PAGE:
Detect Many Unauthorized Access Attempts
Most login failures are due to failed passwords. Login failure to sensitive systems where the users simply aren't authorized, though, can indicate malicious intent. Detect that.
How to Implement
Implementation of this should be easy -- just ensure that you have data being ingested from the Universal Forwarder and the Splunk Technology Add-on present, and all will work automatically.
Known False Positives
The most likely scenario where this detection indicates a false positive is where the user's access has simply been messed up. There was an AD group change last night, and this user was accidentally removed from the "dev_system_access" security group. Beyond that, there's no standard pattern that would be expected for false positives.
How To Respond
When this alert fires, investigative steps you could take are to evaluate whether this user has previously had access to the desired resources, look for recent job role changes, and look for recent changes around AD groups. In most organizations, the next escalation step would be to consult the owner of the desired resources, and/or the user's manager, to determine whether this behavior is intended. Keep an eye out for indications of malicious intent alongside potential account compromise.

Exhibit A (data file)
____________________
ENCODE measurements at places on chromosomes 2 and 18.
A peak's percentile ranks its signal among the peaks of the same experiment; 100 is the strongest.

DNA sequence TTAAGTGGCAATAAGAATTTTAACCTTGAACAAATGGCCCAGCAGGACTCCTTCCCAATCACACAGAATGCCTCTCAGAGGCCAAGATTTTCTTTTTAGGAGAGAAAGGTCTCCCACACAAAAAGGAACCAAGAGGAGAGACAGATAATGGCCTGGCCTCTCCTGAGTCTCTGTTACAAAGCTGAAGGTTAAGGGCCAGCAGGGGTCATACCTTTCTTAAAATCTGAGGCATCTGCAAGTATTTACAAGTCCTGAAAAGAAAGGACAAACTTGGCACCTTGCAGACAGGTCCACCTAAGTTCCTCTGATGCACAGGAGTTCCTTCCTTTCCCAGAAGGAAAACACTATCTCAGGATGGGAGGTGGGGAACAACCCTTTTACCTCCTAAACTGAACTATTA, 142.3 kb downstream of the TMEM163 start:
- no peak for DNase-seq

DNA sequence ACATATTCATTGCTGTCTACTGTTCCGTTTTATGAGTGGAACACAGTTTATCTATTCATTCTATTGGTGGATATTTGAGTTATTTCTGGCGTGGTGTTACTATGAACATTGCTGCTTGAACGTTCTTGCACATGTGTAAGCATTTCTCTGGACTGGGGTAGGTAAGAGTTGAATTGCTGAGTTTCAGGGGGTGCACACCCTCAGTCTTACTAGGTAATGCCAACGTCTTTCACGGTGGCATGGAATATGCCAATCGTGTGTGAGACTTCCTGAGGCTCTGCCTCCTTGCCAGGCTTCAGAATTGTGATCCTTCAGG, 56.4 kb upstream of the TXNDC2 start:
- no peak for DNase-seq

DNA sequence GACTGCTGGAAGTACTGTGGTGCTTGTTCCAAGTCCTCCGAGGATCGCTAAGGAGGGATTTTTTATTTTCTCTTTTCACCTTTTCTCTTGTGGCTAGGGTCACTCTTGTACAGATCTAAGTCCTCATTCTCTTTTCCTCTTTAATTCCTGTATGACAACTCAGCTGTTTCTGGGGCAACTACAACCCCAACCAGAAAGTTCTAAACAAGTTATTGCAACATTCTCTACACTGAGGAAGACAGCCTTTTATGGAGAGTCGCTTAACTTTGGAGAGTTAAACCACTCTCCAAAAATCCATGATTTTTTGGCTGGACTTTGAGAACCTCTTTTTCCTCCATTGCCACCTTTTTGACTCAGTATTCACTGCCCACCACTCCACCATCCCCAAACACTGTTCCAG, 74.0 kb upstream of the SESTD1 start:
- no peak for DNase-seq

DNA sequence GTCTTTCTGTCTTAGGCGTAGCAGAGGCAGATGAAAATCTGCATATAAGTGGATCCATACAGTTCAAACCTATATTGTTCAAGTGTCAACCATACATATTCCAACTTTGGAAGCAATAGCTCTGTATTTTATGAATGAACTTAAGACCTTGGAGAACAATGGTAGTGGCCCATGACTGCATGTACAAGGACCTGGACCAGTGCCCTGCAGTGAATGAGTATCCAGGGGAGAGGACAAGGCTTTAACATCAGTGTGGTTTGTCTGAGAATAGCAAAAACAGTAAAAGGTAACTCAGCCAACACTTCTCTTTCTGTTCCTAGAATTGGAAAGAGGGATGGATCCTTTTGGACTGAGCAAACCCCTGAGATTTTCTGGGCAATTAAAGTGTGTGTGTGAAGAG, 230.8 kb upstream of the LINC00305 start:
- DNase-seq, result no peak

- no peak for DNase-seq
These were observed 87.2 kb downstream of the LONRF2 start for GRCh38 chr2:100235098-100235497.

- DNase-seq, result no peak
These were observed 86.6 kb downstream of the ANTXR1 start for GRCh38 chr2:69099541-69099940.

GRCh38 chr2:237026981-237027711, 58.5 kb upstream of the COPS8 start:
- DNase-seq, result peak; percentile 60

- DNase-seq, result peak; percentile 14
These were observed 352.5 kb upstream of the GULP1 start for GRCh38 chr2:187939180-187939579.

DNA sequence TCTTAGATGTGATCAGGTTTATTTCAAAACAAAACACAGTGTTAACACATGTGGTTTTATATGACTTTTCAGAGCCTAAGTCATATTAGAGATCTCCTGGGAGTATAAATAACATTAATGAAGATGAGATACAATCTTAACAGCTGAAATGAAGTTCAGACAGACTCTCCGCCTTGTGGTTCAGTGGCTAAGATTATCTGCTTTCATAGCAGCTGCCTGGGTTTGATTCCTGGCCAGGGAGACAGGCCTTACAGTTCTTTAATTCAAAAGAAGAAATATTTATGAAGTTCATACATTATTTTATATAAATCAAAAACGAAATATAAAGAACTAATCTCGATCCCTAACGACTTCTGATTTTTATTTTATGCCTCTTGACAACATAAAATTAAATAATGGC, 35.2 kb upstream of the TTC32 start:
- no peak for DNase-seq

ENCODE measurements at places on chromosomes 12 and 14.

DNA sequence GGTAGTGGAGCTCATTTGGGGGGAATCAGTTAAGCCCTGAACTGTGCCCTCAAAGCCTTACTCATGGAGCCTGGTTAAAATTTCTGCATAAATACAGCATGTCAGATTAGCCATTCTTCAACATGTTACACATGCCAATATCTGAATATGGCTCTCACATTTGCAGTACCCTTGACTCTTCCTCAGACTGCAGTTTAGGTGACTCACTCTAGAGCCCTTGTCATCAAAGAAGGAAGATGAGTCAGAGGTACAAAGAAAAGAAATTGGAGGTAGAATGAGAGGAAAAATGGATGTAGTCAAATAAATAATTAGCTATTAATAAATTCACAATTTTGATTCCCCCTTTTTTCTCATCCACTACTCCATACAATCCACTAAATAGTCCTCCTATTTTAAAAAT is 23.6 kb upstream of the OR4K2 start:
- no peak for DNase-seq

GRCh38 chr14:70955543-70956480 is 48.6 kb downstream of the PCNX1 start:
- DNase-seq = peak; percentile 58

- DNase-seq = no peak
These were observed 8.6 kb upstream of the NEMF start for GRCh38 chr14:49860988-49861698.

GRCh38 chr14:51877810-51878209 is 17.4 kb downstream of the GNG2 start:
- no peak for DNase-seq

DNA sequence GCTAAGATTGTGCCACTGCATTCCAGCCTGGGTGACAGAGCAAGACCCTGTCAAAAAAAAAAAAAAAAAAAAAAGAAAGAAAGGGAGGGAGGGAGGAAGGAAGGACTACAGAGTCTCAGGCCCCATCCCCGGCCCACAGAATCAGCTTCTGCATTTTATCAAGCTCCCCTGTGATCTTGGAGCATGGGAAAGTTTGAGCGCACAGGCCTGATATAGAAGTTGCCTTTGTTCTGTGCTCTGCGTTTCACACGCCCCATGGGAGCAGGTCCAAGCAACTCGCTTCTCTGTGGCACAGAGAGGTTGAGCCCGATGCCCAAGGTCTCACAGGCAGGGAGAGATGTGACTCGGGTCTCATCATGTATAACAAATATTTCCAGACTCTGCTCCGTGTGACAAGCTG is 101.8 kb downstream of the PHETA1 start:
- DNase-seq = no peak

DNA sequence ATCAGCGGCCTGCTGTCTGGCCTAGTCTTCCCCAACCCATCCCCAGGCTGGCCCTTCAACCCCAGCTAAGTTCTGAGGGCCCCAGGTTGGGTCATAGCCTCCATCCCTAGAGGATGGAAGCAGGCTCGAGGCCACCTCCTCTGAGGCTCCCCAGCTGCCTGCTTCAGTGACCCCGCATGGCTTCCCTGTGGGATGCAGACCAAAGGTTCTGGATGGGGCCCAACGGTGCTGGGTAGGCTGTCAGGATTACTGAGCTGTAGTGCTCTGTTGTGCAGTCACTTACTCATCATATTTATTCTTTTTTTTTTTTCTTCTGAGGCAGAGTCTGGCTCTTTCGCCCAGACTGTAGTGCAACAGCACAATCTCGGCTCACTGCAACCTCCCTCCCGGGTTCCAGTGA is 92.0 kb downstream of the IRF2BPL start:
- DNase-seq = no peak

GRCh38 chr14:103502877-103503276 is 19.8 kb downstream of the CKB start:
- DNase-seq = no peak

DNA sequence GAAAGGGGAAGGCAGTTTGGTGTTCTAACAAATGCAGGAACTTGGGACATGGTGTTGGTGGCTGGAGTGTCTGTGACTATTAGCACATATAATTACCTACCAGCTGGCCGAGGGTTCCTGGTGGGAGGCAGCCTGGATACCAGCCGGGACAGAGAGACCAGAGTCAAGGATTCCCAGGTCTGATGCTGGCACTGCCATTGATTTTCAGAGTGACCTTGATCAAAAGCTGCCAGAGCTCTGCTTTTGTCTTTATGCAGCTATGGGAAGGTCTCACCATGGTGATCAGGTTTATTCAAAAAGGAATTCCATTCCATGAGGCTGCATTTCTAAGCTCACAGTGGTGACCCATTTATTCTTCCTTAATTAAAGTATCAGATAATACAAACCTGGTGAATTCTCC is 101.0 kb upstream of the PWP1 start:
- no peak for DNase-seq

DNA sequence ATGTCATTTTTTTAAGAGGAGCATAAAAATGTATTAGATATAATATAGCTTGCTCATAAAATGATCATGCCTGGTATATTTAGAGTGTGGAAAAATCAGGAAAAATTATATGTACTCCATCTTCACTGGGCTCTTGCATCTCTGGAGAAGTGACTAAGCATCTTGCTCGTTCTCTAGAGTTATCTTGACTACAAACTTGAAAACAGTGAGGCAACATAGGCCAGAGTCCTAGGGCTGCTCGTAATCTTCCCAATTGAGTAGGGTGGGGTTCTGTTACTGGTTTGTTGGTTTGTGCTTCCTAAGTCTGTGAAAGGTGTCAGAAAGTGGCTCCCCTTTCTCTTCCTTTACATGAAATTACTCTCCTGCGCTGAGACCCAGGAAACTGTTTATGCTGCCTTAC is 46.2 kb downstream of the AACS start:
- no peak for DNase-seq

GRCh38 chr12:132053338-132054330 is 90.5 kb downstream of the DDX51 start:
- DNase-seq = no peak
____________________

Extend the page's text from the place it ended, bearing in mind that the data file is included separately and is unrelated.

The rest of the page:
Detect Many Unauthorized Access Attempts Help
This example leverages the simple search assistant. Our dataset is an anonymized collection of Windows Security logs. For this analysis, we are looking specifically for the event logs that indicate a user authenticated successfully but was not authorized (i.e., correct username and password, but not permitted to log into this system). We're looking for any user with many of these per day, that can indicate attempted access to sensitive resources.
SPL for Detect Many Unauthorized Access Attempts
| `Load_Sample_Log_Data(Windows Logons with Failure Codes)` | search Failure_Reason=* Status=0xC000015B
|First we bring in our basic demo dataset. In this case, a list of anonymized Windows logon events. We're using a macro called Load_Sample_Log_Data to wrap around | inputlookup, just so it is cleaner for the demo data.|
index=* source="*WinEventLog:Security" user=* EventCode=* action=failure Logon_Type=* Failure Reason Logon Type Status=0xC000015B
|We're bringing in our Windows security logs, looking specifically for the status code 0xC000015B which indicates that the user hasn't been granted the requested logon type (aka, logon right). You may note that we use the bare words failure, reason, logon, and type. These words are found in the raw event, which will help Splunk focus just to in-scope fields. Probably the 0xC000015B is enough to suffice here, but why not be complete.|
Screenshot of Demo Data